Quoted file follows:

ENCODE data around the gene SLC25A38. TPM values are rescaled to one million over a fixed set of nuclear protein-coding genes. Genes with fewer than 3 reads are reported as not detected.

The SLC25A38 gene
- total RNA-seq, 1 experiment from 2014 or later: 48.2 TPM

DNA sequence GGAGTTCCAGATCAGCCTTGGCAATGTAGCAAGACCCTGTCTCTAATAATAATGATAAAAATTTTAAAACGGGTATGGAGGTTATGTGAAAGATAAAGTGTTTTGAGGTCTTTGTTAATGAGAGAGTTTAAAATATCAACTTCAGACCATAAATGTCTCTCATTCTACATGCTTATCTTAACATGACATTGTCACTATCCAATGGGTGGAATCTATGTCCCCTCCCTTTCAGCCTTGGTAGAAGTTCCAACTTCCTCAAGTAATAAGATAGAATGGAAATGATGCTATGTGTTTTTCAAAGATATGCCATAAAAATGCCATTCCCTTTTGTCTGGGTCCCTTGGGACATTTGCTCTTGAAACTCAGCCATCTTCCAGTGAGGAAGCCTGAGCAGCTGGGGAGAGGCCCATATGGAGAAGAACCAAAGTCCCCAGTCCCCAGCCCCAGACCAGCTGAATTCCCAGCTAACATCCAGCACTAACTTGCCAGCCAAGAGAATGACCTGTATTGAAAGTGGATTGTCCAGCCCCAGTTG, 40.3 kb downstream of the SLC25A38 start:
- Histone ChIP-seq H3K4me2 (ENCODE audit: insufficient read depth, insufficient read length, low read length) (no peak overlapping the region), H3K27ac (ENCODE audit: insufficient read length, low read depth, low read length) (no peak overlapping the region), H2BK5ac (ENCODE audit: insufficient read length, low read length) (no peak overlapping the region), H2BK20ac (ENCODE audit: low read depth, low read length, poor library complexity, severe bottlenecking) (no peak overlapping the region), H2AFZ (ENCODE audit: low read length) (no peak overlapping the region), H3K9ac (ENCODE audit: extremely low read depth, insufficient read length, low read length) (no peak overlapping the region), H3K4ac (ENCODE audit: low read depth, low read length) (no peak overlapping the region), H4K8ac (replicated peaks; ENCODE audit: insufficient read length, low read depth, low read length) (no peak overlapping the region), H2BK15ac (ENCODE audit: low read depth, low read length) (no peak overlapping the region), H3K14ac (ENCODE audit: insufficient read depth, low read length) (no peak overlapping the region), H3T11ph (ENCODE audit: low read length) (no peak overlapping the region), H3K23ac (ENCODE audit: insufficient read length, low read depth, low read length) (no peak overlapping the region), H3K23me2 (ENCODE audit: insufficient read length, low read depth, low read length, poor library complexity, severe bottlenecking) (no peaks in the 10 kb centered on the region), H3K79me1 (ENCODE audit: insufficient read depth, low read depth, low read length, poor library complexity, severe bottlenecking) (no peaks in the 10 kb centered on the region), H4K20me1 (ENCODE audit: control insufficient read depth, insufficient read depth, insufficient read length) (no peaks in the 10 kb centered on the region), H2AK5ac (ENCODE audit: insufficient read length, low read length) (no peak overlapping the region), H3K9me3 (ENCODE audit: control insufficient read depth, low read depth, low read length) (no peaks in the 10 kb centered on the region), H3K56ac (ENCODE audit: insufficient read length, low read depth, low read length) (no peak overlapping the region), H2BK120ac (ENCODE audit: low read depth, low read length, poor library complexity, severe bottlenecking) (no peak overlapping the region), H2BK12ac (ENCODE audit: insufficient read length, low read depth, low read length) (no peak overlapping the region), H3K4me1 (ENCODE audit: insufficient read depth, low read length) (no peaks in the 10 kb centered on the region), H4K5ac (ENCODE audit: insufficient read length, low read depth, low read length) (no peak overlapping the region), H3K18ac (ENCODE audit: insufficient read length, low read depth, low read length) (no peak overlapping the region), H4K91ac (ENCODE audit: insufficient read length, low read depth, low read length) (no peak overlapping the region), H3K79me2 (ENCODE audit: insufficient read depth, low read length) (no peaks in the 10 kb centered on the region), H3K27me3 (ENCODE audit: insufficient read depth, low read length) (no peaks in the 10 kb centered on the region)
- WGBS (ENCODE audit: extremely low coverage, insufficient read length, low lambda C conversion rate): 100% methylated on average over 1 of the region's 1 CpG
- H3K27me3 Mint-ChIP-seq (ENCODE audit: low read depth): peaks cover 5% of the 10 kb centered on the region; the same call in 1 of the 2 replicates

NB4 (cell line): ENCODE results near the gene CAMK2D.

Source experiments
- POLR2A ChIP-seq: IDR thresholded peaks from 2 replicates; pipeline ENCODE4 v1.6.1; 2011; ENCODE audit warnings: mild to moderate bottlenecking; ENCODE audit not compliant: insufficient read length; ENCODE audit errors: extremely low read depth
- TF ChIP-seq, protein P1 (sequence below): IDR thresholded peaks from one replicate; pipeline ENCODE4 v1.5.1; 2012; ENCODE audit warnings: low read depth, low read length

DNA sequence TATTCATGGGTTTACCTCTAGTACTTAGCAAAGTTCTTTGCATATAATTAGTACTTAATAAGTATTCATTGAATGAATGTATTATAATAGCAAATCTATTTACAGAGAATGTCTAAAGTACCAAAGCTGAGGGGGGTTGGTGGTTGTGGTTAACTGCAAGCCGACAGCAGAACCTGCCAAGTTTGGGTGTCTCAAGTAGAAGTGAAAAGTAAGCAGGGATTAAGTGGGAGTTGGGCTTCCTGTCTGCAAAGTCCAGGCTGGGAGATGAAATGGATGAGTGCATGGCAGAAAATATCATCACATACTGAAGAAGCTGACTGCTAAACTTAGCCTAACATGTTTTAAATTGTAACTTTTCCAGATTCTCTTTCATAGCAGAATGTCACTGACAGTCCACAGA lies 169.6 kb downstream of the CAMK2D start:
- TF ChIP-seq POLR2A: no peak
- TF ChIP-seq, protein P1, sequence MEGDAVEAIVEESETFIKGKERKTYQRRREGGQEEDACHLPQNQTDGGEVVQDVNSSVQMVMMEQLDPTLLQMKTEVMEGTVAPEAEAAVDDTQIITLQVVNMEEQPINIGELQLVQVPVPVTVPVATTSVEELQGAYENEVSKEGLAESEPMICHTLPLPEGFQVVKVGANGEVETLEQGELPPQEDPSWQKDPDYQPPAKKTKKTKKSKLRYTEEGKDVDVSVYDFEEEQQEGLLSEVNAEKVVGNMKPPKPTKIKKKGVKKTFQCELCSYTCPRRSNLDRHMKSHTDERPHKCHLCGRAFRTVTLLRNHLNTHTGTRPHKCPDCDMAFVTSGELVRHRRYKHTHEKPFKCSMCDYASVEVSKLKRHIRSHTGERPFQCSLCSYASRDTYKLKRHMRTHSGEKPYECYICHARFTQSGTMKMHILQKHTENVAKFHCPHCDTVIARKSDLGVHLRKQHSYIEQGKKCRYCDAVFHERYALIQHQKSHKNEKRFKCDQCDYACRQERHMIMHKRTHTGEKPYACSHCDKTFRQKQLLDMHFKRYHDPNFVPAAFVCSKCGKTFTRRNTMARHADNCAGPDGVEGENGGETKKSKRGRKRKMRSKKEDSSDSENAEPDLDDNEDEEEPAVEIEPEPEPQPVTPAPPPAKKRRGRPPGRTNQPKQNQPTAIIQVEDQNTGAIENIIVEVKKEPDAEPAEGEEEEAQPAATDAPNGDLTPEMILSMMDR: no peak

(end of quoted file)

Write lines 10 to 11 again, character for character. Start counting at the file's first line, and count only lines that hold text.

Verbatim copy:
- POLR2A ChIP-seq: IDR thresholded peaks from 2 replicates; pipeline ENCODE4 v1.6.1; 2011; ENCODE audit warnings: mild to moderate bottlenecking; ENCODE audit not compliant: insufficient read length; ENCODE audit errors: extremely low read depth
- TF ChIP-seq, protein P1 (sequence below): IDR thresholded peaks from one replicate; pipeline ENCODE4 v1.5.1; 2012; ENCODE audit warnings: low read depth, low read length